• Decline in a parent’s physical or mental health to the extent it affects their ability to parent
  • Problems at school or with education options provided in one parent’s district
  • Behavior problems when new siblings or step-parents move in
  • Exposure of a child to a dangerous adult, sometimes including a live-in partner
  • A parent’s drug use in front of the child
  • A parent’s new job requiring relocation out of state
  • Ongoing problems between parents agreeing over the child’s medical treatment, education, or religious upbringing

However, what most parents don’t realize is that changes of circumstances can only be measured since the date of the last order. I see this all the time. Parents will come to me to modify their custody order because “she’s always had anger issues” or “he’s been drinking for years.” The courts are legally required to assume that — unless it was appealed — the last court order was entered based on the child’s best interests. Except in very limited exceptions related to establishing a pattern of behavior, the court will only entertain evidence that has happened since the last time the family was in court.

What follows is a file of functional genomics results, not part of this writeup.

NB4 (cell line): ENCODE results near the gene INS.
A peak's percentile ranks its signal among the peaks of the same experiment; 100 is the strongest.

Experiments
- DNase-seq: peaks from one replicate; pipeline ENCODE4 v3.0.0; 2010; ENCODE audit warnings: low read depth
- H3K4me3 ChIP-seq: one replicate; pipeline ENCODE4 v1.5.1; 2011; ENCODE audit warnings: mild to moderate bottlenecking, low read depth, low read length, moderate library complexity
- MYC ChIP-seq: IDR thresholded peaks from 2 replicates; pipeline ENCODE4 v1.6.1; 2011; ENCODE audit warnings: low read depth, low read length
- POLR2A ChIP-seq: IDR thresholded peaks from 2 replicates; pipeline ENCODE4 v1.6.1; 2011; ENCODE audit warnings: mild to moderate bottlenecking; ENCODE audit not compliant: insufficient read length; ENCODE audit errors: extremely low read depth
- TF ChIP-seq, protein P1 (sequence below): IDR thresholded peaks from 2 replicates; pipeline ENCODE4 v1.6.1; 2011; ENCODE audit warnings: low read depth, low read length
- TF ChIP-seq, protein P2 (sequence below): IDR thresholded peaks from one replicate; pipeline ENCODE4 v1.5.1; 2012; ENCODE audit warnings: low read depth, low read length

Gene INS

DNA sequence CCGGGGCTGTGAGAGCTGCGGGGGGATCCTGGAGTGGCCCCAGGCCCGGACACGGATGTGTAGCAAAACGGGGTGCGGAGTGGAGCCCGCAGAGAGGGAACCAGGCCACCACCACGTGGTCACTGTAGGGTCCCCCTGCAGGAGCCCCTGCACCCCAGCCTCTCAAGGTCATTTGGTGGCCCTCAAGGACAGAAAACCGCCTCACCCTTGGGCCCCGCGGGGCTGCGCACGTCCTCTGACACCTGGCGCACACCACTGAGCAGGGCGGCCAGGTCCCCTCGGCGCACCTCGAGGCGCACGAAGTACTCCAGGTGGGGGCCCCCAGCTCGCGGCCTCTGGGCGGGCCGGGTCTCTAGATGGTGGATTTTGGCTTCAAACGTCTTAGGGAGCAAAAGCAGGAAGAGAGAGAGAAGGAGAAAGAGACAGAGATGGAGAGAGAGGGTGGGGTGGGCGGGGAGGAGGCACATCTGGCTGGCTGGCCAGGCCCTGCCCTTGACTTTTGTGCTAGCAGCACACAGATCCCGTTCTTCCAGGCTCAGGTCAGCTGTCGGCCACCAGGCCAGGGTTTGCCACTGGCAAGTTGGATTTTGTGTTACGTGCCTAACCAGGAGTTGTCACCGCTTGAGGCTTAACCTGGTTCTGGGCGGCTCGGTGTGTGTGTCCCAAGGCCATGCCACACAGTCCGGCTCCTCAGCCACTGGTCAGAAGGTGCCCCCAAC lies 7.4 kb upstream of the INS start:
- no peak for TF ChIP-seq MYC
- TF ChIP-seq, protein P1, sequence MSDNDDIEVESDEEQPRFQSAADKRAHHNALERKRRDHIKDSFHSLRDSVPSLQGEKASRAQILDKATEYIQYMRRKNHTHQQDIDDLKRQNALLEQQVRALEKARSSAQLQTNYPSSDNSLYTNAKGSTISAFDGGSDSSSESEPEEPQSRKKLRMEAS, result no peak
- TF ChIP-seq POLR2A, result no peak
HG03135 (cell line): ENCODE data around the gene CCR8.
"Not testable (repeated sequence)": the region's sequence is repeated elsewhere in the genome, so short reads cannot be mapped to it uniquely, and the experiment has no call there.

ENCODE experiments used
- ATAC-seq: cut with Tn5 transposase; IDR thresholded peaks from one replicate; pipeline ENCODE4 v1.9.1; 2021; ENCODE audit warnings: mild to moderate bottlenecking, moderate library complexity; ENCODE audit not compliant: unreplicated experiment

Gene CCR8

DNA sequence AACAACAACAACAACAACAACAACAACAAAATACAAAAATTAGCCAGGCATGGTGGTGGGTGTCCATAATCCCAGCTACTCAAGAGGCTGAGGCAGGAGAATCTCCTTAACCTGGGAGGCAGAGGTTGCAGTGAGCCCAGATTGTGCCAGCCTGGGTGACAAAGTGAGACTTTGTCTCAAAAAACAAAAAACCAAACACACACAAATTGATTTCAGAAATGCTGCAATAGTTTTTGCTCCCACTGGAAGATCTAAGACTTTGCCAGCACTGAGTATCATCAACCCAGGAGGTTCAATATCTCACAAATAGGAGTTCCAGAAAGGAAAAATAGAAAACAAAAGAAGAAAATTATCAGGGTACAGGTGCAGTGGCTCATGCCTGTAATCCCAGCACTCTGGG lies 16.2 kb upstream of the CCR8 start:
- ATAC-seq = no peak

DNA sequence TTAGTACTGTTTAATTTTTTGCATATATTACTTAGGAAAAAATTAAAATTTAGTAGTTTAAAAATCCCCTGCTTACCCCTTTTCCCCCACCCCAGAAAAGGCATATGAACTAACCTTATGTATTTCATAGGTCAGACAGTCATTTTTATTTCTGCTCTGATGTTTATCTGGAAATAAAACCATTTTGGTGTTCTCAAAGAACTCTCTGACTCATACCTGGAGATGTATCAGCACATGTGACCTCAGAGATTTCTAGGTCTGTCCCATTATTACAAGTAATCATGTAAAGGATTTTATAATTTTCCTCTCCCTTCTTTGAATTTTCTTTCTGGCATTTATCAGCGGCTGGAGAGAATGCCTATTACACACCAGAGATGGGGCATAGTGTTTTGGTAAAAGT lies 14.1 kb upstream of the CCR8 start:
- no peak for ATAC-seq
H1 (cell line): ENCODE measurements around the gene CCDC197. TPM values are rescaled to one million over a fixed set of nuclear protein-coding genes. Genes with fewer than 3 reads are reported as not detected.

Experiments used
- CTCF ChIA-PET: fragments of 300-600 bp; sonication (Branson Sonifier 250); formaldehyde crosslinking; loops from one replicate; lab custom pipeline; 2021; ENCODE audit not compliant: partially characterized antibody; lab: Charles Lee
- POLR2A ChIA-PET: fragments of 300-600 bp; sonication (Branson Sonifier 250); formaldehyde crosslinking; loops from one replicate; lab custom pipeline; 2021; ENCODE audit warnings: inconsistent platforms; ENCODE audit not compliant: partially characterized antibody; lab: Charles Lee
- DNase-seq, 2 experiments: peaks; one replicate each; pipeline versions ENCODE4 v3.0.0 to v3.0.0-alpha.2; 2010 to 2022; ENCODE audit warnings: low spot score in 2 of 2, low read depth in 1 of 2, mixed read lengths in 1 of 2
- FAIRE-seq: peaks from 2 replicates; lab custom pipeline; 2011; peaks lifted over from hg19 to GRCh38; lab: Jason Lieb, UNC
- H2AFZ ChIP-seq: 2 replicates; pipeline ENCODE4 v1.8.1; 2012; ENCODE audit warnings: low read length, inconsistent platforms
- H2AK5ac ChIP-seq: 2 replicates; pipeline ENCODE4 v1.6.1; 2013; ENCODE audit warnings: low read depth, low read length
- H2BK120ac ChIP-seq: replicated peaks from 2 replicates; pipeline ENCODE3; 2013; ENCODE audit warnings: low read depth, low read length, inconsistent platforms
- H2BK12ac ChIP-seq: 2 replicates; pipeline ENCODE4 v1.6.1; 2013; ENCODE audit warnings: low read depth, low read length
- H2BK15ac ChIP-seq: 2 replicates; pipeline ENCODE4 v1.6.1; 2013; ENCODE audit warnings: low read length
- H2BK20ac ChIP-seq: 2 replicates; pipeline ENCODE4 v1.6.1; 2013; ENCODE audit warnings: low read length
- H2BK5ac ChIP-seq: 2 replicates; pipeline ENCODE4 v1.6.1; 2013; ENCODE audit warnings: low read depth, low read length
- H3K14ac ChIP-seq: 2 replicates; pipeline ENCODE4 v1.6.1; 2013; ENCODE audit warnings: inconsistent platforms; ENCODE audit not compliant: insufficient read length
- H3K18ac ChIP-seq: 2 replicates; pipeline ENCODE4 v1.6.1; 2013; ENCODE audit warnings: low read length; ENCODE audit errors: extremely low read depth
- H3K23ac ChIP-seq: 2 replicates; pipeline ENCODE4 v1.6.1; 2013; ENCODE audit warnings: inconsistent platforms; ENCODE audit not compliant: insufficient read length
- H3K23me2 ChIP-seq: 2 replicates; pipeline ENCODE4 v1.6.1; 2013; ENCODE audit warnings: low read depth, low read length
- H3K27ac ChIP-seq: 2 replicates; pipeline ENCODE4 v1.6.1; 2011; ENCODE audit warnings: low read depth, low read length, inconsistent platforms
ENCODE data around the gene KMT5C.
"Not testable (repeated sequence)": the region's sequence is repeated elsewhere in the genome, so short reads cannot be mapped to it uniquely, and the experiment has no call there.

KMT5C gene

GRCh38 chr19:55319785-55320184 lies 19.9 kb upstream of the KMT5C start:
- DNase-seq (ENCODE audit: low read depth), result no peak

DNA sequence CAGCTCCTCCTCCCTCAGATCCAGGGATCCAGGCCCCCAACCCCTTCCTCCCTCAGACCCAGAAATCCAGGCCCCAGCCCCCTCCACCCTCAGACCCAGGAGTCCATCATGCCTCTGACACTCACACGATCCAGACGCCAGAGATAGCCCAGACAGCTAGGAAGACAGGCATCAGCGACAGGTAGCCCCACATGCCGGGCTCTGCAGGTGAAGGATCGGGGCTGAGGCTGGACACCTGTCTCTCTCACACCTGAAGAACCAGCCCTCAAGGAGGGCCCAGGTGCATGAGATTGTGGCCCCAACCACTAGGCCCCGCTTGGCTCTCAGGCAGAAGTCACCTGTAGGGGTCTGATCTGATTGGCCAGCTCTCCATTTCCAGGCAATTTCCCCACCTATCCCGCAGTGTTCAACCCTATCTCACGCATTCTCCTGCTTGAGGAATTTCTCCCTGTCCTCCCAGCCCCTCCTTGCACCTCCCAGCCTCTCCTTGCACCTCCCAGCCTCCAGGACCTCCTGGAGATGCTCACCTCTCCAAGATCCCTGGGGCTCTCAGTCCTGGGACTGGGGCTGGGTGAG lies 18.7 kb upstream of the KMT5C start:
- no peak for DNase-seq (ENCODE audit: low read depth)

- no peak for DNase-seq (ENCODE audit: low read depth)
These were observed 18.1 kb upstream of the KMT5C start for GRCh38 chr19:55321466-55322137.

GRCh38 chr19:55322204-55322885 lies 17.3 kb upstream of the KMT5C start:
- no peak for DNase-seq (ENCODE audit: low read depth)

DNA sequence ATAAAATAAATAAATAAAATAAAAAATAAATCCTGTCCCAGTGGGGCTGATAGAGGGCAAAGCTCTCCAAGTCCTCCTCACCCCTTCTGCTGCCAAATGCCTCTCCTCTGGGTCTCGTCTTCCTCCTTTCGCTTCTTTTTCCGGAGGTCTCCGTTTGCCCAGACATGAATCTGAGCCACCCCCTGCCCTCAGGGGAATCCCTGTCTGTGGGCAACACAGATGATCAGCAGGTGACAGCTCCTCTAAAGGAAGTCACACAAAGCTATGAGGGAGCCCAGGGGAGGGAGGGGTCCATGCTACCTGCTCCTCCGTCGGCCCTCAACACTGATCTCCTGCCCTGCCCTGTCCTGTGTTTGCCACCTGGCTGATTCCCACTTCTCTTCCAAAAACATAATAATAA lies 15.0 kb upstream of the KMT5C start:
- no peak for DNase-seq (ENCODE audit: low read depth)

In Pennington, the trial court said, based on the testimony of the CPS investigator, Christina’s mental health concerns created proper cause and a change in circumstances serious enough to essentially flip the existing parenting time schedule. But the Court of Appeals disagreed. It said without medical evidence showing that Christina’s anxiety and depression were certain to affect the child, the trial court didn’t have enough proof to modify the child custody order.

Deciding when, and how, to ask the court to modify a child custody order can be difficult and emotional. If you file too soon you may not have the evidence you need to demonstrate the reasons you need the order changed. And if you file too often you run the risk of upsetting your judge and being denied the change you need. Talk to an experienced family lawyer now to develop a strategy and prepare to modify your custody order when the time is right.